The K7RA Solar Update
There seemed to be a disconnect between daily sunspot numbers and solar flux over the past reporting week (February 6-12), with the average daily sunspot number rising 28 points to 184.3, and average daily solar flux declining 8.5 points to 171.9. Perhaps this reflects the general weakness in the energy and magnetic complexity of recent sunspots. Many days we see a substantial number of sunspots, but they don’t produce much activity.
We did see unsettled geomagnetic conditions though on February 8 when the planetary A index reached 23, caused by a CME the day before.
At 2351 UTC on February 12, the Australian Space Forecast Centre released this geomagnetic warning: “INCREASED GEOMAGNETIC ACTIVITY EXPECTED DUE TO CORONAL MASS EJECTION FROM 13-15 FEBRUARY 2014.” They predict a minor geomagnetic storm on Saturday, February 15. Too bad that is the first day of the ARRL International CW DX Contest.
The latest forecast from NOAA/USAF has planetary A index at 25 on February 14, 40 on February 15, 18 on February 16, 12 on February 17, 5 on February 18-24, 8 on February 25, 5 on February 26 through March 1, 12 on March 2, 5 on March 3-6, and 8 on March 7-9, before dropping back to 5 until March 16, when it rises to 8 on March 17-18.
Predicted solar flux values are 165 on February 14, 160 on February 15-17, then 155, 145 and 140 on February 18-20, 145 on February 20-21, then 150, 160, 170, 180, 185, 190 and 200 on February 23 through March 1, then 195, 200, 205 and 210 on March 2-5, before declining to a low of 130 on March 14, then rising to 200 on March 28.
OK1HH sees quiet to active geomagnetic conditions February 14, active to disturbed February 15, quiet to unsettled February 16-18, quiet February 19-20, quiet to unsettled February 21, quiet February 22, quiet to unsettled February 23, mostly quiet February 24, quiet to active February 25, mostly quiet February 26, quiet February 27 through March 1, mostly quiet March 2, quiet to unsettled March 3, quiet March 4-6, mostly quiet March 7, quiet to unsettled March 8-10, mostly quiet March 11, and quiet on March 12.
Lew Wallach, N9WL, in New Mexico sent a question about the numbers in parenthesis after the predicted value in smoothed sunspot number predictions. His example was from ftp://ftp.ngdc.noaa.gov/STP/space-weather/solar-data/solar-indices/sunspot-numbers/predicted/table_international-sunspot-numbers_monthly-predicted.txt and the one I am accustomed to seeing is the prediction in the Weekly Preliminary Report and Forecast, such as the one on page 21 of a recent issue at http://www.swpc.noaa.gov/weekly/pdf/prf2005.pdf.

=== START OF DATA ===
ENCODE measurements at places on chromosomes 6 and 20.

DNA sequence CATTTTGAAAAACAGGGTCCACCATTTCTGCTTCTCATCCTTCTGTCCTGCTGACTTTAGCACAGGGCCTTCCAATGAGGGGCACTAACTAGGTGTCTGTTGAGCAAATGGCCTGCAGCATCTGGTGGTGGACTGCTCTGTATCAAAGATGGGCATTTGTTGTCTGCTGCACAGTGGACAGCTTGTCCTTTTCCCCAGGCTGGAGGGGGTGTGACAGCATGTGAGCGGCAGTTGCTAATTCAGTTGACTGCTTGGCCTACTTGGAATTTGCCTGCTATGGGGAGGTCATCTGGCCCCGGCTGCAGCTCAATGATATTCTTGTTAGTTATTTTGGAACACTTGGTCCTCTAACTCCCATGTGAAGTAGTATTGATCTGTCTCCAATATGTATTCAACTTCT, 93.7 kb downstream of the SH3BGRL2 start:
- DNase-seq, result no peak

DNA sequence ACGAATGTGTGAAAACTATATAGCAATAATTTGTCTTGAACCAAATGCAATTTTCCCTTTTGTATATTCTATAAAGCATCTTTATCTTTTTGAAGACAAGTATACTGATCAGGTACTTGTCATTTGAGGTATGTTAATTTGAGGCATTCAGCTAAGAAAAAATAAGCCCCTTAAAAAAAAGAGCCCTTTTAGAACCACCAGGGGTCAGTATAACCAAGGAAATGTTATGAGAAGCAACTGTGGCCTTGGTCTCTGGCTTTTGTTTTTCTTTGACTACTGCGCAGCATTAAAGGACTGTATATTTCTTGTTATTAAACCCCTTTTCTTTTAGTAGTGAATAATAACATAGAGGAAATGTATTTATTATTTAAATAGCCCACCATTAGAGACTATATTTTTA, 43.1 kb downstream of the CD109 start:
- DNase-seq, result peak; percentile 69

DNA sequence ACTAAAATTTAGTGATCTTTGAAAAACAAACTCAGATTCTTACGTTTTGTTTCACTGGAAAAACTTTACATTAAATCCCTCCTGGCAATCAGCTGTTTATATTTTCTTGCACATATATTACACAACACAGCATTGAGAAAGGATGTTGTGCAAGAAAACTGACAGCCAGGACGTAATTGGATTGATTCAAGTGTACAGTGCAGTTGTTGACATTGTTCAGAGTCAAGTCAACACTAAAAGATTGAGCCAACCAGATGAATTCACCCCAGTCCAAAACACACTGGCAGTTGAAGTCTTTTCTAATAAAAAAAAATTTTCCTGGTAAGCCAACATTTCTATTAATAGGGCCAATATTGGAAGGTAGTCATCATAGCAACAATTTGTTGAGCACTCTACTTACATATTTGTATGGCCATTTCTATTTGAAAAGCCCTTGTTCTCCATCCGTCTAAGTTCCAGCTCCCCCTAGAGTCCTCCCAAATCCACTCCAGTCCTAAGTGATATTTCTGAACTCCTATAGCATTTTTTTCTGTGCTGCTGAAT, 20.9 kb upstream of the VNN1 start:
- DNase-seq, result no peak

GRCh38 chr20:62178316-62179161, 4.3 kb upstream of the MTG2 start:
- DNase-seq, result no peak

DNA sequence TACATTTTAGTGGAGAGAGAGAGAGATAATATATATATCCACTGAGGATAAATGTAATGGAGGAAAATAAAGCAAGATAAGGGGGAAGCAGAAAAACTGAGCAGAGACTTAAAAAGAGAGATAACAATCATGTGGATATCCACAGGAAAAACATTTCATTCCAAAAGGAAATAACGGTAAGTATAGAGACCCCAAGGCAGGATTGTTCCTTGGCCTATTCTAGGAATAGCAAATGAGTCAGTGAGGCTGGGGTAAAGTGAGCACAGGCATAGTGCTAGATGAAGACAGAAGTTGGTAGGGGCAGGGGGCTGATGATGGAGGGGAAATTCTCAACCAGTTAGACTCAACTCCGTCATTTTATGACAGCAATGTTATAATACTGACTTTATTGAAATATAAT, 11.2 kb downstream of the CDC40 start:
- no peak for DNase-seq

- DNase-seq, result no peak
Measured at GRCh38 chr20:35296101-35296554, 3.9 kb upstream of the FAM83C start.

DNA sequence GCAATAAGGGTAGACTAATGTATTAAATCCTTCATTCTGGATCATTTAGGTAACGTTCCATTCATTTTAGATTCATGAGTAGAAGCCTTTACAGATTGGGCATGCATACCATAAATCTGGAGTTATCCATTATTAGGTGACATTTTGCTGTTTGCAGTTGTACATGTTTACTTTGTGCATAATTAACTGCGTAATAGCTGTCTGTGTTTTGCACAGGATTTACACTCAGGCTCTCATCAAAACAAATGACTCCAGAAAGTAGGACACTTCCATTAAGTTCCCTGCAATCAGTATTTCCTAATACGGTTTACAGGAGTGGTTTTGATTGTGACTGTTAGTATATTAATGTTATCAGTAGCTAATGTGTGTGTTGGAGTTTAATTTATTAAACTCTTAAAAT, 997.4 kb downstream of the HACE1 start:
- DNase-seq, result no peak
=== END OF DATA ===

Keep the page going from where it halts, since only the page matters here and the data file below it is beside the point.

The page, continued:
The numbers in parenthesis represent uncertainty, or the range of the prediction. Since these are numbers smoothed from data over a year, the numbers for July 2013 and earlier are known, so there is no uncertainty. The predicted value for August 2013 of 68 has a one in the parenthesis, so it could be from 67-69. There is very little uncertainty, because there is only one month of data that would figure into the smoothed value that is unknown at the time of publication, presumably February 2014. As months progress, the uncertainly becomes larger. You can see that with the prediction method used in the Weekly report, the maximum range is plus or minus ten. The forecast method used here is a combination of several methods, decided on by the Cycle 24 Prediction Panel.
The results are the same as in the table at http://www.swpc.noaa.gov/ftpdir/weekly/Predict.txt but resolved to whole numbers.
This consensus method is described on page 14 of the user guide at http://www.swpc.noaa.gov/weekly/Usr_guide.pdf.
The reason the numbers are different in the table that N9WL asked about is the prediction method is one developed in 1949, the McNish-Lincoln technique. You can see that the bounds, or uncertainty a few years into the future varies widely from the method used by the Cycle 24 panel, which go no higher than ten.
The McNish-Lincoln technique is described at ftp://ftp.ngdc.noaa.gov/STP/space-weather/solar-data/solar-indices/sunspot-numbers/predicted/documentation/Hildner-Greer_SolarTerrestrialPredictions-1989.pdf.
In future years you will notice that the number in parenthesis exceeds the predicted value. In these cases, the low end of the range is zero.
John Campbell, K4NFE, in Huntsville, Alabama, sent an article about a sunspot larger than Jupiter. Read it at http://www.wired.com/wiredscience/2014/02/sunspot-active-jupiter/. A similar article is at http://www.space.com/24586-monster-sunspot-ar1967-amazing-sun-photos.html.
For more information concerning radio propagation, see the ARRL Technical Information Service at http://arrl.org/propagation-of-rf-signals. For an explanation of the numbers used in this bulletin, see http://arrl.org/the-sun-the-earth-the-ionosphere. An archive of past propagation bulletins is at http://arrl.org/w1aw-bulletins-archive-propagation. More good information and tutorials on propagation are at http://k9la.us/.
Monthly propagation charts between four USA regions and twelve overseas locations are at http://arrl.org/propagation.
Instructions for starting or ending email distribution of ARRL bulletins are at http://arrl.org/bulletins.
Sunspot numbers for February 6 through 12 were 223, 241, 186, 180, 122, 151, and 187, with a mean of 184.3. 10.7 cm flux was 191.3, 178, 171.8, 169, 161, 172.2, and 160.1, with a mean of 171.9. Estimated planetary A indices were 9, 9, 23, 18, 12, 6, and 9, with a mean of 12.3. Estimated mid-latitude A indices were 5, 7, 19, 11, 9, 3, and 5, with a mean of 8.4.